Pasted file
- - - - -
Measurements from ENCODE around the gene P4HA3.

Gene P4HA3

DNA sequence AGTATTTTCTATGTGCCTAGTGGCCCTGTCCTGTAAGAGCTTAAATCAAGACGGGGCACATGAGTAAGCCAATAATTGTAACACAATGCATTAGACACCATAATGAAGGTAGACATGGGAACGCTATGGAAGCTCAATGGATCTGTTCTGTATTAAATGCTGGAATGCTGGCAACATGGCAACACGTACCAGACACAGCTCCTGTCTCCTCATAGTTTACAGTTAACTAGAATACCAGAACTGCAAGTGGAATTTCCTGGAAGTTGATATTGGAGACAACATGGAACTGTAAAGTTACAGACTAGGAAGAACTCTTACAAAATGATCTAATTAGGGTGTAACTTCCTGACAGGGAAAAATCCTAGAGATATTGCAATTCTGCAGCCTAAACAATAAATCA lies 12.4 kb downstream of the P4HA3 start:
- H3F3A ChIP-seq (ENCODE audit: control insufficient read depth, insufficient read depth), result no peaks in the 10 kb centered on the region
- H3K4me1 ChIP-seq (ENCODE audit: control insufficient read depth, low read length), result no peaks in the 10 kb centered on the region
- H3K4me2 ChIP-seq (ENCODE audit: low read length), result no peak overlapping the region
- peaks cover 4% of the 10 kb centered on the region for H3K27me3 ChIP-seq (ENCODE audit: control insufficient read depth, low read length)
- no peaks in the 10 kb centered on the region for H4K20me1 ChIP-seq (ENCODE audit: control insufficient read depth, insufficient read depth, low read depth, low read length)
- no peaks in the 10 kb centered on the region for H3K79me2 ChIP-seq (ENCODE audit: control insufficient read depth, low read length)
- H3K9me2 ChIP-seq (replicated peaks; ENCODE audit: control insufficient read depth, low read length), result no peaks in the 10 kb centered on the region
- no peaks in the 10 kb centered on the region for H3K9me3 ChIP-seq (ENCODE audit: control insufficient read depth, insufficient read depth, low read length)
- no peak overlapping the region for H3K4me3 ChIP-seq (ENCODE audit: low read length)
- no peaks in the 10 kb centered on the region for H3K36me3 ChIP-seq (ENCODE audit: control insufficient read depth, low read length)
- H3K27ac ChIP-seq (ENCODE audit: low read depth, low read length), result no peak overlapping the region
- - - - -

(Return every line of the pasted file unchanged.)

Measurements from ENCODE around the gene P4HA3.

Gene P4HA3

DNA sequence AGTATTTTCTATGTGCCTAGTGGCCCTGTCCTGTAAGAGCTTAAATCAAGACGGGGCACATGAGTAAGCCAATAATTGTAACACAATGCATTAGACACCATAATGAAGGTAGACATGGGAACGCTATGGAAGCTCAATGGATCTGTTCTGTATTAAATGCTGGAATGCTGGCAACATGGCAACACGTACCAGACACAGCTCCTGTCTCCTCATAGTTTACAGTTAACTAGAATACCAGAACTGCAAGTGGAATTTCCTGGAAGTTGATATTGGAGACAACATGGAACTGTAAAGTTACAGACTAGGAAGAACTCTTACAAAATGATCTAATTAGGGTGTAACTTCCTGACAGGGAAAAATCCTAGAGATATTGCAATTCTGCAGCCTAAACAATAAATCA lies 12.4 kb downstream of the P4HA3 start:
- H3F3A ChIP-seq (ENCODE audit: control insufficient read depth, insufficient read depth), result no peaks in the 10 kb centered on the region
- H3K4me1 ChIP-seq (ENCODE audit: control insufficient read depth, low read length), result no peaks in the 10 kb centered on the region
- H3K4me2 ChIP-seq (ENCODE audit: low read length), result no peak overlapping the region
- peaks cover 4% of the 10 kb centered on the region for H3K27me3 ChIP-seq (ENCODE audit: control insufficient read depth, low read length)
- no peaks in the 10 kb centered on the region for H4K20me1 ChIP-seq (ENCODE audit: control insufficient read depth, insufficient read depth, low read depth, low read length)
- no peaks in the 10 kb centered on the region for H3K79me2 ChIP-seq (ENCODE audit: control insufficient read depth, low read length)
- H3K9me2 ChIP-seq (replicated peaks; ENCODE audit: control insufficient read depth, low read length), result no peaks in the 10 kb centered on the region
- no peaks in the 10 kb centered on the region for H3K9me3 ChIP-seq (ENCODE audit: control insufficient read depth, insufficient read depth, low read length)
- no peak overlapping the region for H3K4me3 ChIP-seq (ENCODE audit: low read length)
- no peaks in the 10 kb centered on the region for H3K36me3 ChIP-seq (ENCODE audit: control insufficient read depth, low read length)
- H3K27ac ChIP-seq (ENCODE audit: low read depth, low read length), result no peak overlapping the region